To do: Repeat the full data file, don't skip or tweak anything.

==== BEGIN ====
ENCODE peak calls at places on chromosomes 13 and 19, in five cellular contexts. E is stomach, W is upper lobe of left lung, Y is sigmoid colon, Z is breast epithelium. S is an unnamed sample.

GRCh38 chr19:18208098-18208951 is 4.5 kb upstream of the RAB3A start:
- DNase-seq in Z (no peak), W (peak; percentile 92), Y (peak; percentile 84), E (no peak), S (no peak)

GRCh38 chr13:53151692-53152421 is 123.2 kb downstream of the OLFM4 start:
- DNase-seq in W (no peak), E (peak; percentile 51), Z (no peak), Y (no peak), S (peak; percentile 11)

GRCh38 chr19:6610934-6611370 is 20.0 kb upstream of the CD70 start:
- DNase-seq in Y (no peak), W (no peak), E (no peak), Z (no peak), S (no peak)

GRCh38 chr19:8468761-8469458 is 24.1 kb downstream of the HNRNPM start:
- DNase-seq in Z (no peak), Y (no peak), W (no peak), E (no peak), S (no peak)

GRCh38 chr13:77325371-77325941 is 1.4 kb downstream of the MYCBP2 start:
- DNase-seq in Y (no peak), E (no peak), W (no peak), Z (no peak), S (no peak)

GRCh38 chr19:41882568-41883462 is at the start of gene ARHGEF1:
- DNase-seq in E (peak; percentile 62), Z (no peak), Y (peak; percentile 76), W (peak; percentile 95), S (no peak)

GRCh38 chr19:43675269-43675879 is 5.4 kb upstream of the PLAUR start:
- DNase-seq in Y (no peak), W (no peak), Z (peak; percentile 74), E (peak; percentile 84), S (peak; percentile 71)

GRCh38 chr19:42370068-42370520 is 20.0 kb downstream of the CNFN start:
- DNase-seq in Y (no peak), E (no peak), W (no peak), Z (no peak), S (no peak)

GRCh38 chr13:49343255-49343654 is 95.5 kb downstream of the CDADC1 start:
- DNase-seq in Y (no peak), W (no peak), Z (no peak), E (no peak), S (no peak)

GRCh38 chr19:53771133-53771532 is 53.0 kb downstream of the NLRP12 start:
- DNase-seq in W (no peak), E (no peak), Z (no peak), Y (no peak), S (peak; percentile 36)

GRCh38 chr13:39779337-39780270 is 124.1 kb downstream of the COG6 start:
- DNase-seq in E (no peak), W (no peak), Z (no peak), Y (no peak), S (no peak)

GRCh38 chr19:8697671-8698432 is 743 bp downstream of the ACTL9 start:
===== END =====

ENCODE peak calls at places on chromosomes 13 and 19, in five cellular contexts. E is stomach, W is upper lobe of left lung, Y is sigmoid colon, Z is breast epithelium. S is an unnamed sample.

GRCh38 chr19:18208098-18208951 is 4.5 kb upstream of the RAB3A start:
- DNase-seq in Z (no peak), W (peak; percentile 92), Y (peak; percentile 84), E (no peak), S (no peak)

GRCh38 chr13:53151692-53152421 is 123.2 kb downstream of the OLFM4 start:
- DNase-seq in W (no peak), E (peak; percentile 51), Z (no peak), Y (no peak), S (peak; percentile 11)

GRCh38 chr19:6610934-6611370 is 20.0 kb upstream of the CD70 start:
- DNase-seq in Y (no peak), W (no peak), E (no peak), Z (no peak), S (no peak)

GRCh38 chr19:8468761-8469458 is 24.1 kb downstream of the HNRNPM start:
- DNase-seq in Z (no peak), Y (no peak), W (no peak), E (no peak), S (no peak)

GRCh38 chr13:77325371-77325941 is 1.4 kb downstream of the MYCBP2 start:
- DNase-seq in Y (no peak), E (no peak), W (no peak), Z (no peak), S (no peak)

GRCh38 chr19:41882568-41883462 is at the start of gene ARHGEF1:
- DNase-seq in E (peak; percentile 62), Z (no peak), Y (peak; percentile 76), W (peak; percentile 95), S (no peak)

GRCh38 chr19:43675269-43675879 is 5.4 kb upstream of the PLAUR start:
- DNase-seq in Y (no peak), W (no peak), Z (peak; percentile 74), E (peak; percentile 84), S (peak; percentile 71)

GRCh38 chr19:42370068-42370520 is 20.0 kb downstream of the CNFN start:
- DNase-seq in Y (no peak), E (no peak), W (no peak), Z (no peak), S (no peak)

GRCh38 chr13:49343255-49343654 is 95.5 kb downstream of the CDADC1 start:
- DNase-seq in Y (no peak), W (no peak), Z (no peak), E (no peak), S (no peak)

GRCh38 chr19:53771133-53771532 is 53.0 kb downstream of the NLRP12 start:
- DNase-seq in W (no peak), E (no peak), Z (no peak), Y (no peak), S (peak; percentile 36)

GRCh38 chr13:39779337-39780270 is 124.1 kb downstream of the COG6 start:
- DNase-seq in E (no peak), W (no peak), Z (no peak), Y (no peak), S (no peak)

GRCh38 chr19:8697671-8698432 is 743 bp downstream of the ACTL9 start: